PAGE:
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I have now created art professionally for almost exactly half of my life (since 1995). I have won awards for my art, avoided awards for much more of my time, and largely ignored what anyone else does, aside from a few influences.  I had options, and I chose to make art.  I've worked with some top clients, and I value where that has got me. You won't find me making prints of my art, or creating what I think you might like.  There are plenty of other sources of those sort of art products, and I prefer to strive for originality in what I do.  Here is a bit of my story and how it relates to what you are looking at.   ​ The value of art is determined by, amongst other factors, its presence (how it commands attention right now) and its provenance (how it came to achieve that). With artwork valued at thousands of dollars, I had better have some good reasons.  It isn't underpinned by a story borne out of traumatic experiences, but rather out of a positive approach and some inspired choices.  Although I am moving towards my art being less safe (appearing more 'traumatized' itself) it's no surprise that my style is one of simplicity, earthiness and organic in nature, and with positive messages, albeit from the point of view of an introvert often seeking solitude and then shouting their message loudly from there.   Perhaps a unique aspect of art, and artists, is that you cannot separate everyday life, or accumulated skills and experience, from the process of producing your product.  For expression to take place, inspiration must occur, and this inspiration can be derived from any number of places, but most effectively from within.  With this this mind, and cursed with a need to constantly learn new skills, the type that money can't buy, I have applied my passion across many subjects, and these all come together in every piece of art.  It is perhaps a precursor to my art's point of difference, and instrumental in establishing the value of what I do. I believe there are two inherent qualities that have helped me forge my way in the art world, a career I have had since 1995. Firstly, I have the aforementioned thirst for learning, and I learn very quickly if something sparks my interest.  So my list of relevant "outside interests", as they would be described on most careers'' CV's, may seem long, but they have been gained over many years of not sitting particularly still. Secondly, I am profoundly ambidextrous.  I have favored hands for certain tasks, but I perceive no difference in the strength or ability of each.  I use either hand for actual painting or drawing, but the benefit is more in how this derives from a brain that is balanced between the scientific and the creative.  I am emotional and vulnerable when I create, but I switch easily to being confident, professional and unattached to results when I am lucky enough to show someone my creation and even luckier to garner their attention, their criticism or their passionate following. ​ I have always gravitated towards landscape art, and I understand my subject through having a first class degree in Geology, a career I worked in for about 5 years, firstly in university-level teaching and then in the mining industry before going out on my own.  No-one can ever take away from me the fact that I chose art because I was driven to do so, and not for any other reason.  I could have happily remained a geologist, and it would have been quite lucrative. ​ (2) I am not short of creativity or creative ideas. I struggle to remain original, but the ideas do flow. I love music, and apart from listening to an eclectic and wide, but still quite specific range of material, I have played the Soprano Saxophone for about 25 years.  I am working on material to be released in some form or another, but there is no urgency.  I'm lucky to be able to hold some sort of tune on any instrument I pick up, but the soprano has always been my favorite.  I'm keen to learn to play the kora if I can get my hands on one. I believe the understanding of rhythm and pattern transfers to art well, as does the inherent 'in the moment' nature of playing or listening to music, which is a good aspect to attempt to incorporate into an artwork.  I believe that being 'in the moment'  is part of its presence. ​ (3) When I left geology I became a successful fine art landscape photographer.  I sold mostly large scale photographic prints hand-printed in a traditional darkroom. I've always built everything I've ever needed myself, including darkrooms, enlarging equipment, and specialist processing trays for large scale works. The influence of photography is obvious in my photorealism work, but extends well into my other mediums which rely heavily on design concepts and strong but simple compositions.  For nearly a decade I only photographed in black and white, which perhaps taught me simplicity.  I need to remind myself of that from time to time, being a bit over-multi-facetted. I made that term up now. ​ (4) As suggested by my building darkrooms, I am very hands-on, very practical with my hands, innovative and a quick-thinking solver of practical problems.  I have rebuilt numerous engines and some gearboxes, and fixed my vehicles in remote places.  Going remote for inspiration is a strong aspect of my art, which has recurring themes of solitude and space.  I have built kitchens from scratch, furniture, and loudspeaker enclosures.  It doesn't take too much to apply those skills to creating large mixed media abstract works of art. ​ (5) I write, but not in quite as passionate way as some other pursuits, but it has led to the accompanying text in a photography book that I had published in 2007, and some smaller contributions. I have composed poetry, and songs, but I keep those hidden for now.  Writing helps me to articulate meaning in my art, although you'll find me scripting very little about it as I generally wish the art to speak for itself visually. ​ (6) Sometimes my interests change emphasis and become something else. It only takes a spark.  This happens with my art too, and I will quickly move from one series to another, without any prior planning. My interest in photography suddenly became an interest in cinematography, and I have since devised and built a particular type of anamorphic lens, performed professional filming services, and I am a competent editor of material.  These sort of skills accompany me on my remote adventures, and I frequently have quite holistic experiences because of the way they interact with each other and with me. ​ (7) Perhaps less obviously applicable to my art, I have a deep interest in language.  I guess it helps to be both right and left brained here.  The benefit, apart from the love I have for learning language, is that it promotes an understanding of cultures besides my own, and this creates a tolerance which I don't deserve to have as a fairly critical thinker.  I feel aligned with other cultures and momentarily part of them.  This influences my art, makes me more diverse and more generically appealing.  I'm less susceptible to cultural appropriation, or maybe more so but having gained my right to appropriate since it is part of me. My work is not predominantly Kiwiana (a name for New Zealand inspired material) and as such has a cross cultural feel. A quantification of my language interest might go something like this: My mother tongue is English, but as a young boy I spoke fluent (age appropriate) Dutch.  I am professionally fluent in Afrikaans, and functionally fluent in Spanish.  I speak both Afrikaans and Spanish competently with very little accent (I think having a musical ear helps), and I understand Afrikaans at native level, and enough Spanish as if it is practically my own language I am listening to. I taught myself the latter, as I do with virtually all of my acquired skills, but I have lost the ability to speak Dutch (wouldn't be hard to get that back though).  I've forgotten the French I learned at school but I understand a fair amount of Portuguese and Italian without having the ability to speak them, but that's not surprising given the similarity to Spanish.  I'm currently learning Mandarin, having a growing understanding of the Chinese writing system and specific recognition well up the HSK levels and a feel for tonal speech.  I can read some Chinese in context, such as in news articles, but my listening skills are currently very poor, although I know how this gig works by now and it just takes time.  All of this does. ​ To undertake remote adventures requires a degree of fitness.  At 54 I'm still young, but I try to keep it that way with regular activity, bordering on competitiveness.  I'm a currently-off-peak-form ultramarathoner, and regular runner of shorter distances.  With a bit of training I can still go sub 20 minutes for 5km, so that's pretty good for age and my body holds up well and recovers quickly from niggles.  A competent surfer in my youth, I rarely do that now in the cold waters of the deep South Pacific, and I haven't sport-climbed for a while, although as with all my interests I'm sure that'll resurface.  Just writing about it inspires me.  That's a long explanation, but if you didn't want to read it you wouldn't have and so I don't mind imposing it on you. I'd like to believe it all melts away in the presence of one of the artworks anyway, and with a lot of my interests being conceptual I hopefully keep my impact very low, whilst not minding creating a widening circle of influence via my art.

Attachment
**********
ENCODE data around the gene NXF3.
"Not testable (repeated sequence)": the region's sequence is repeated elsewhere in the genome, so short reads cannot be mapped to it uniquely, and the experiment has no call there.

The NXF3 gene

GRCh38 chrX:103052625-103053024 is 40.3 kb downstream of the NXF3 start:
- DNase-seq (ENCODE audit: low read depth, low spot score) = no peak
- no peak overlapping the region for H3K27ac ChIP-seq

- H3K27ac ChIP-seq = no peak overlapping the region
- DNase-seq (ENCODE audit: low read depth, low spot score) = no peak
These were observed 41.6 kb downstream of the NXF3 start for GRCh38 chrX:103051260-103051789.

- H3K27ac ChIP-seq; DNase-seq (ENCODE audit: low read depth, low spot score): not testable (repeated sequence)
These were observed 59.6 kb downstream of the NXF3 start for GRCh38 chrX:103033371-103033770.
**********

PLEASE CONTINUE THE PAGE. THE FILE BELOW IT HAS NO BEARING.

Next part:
4bstract / Bruce Mortimer is best known as an award-winning pencil photorealist using charcoal and graphite and creating artworks of true value in their uniqueness and exquisite technique...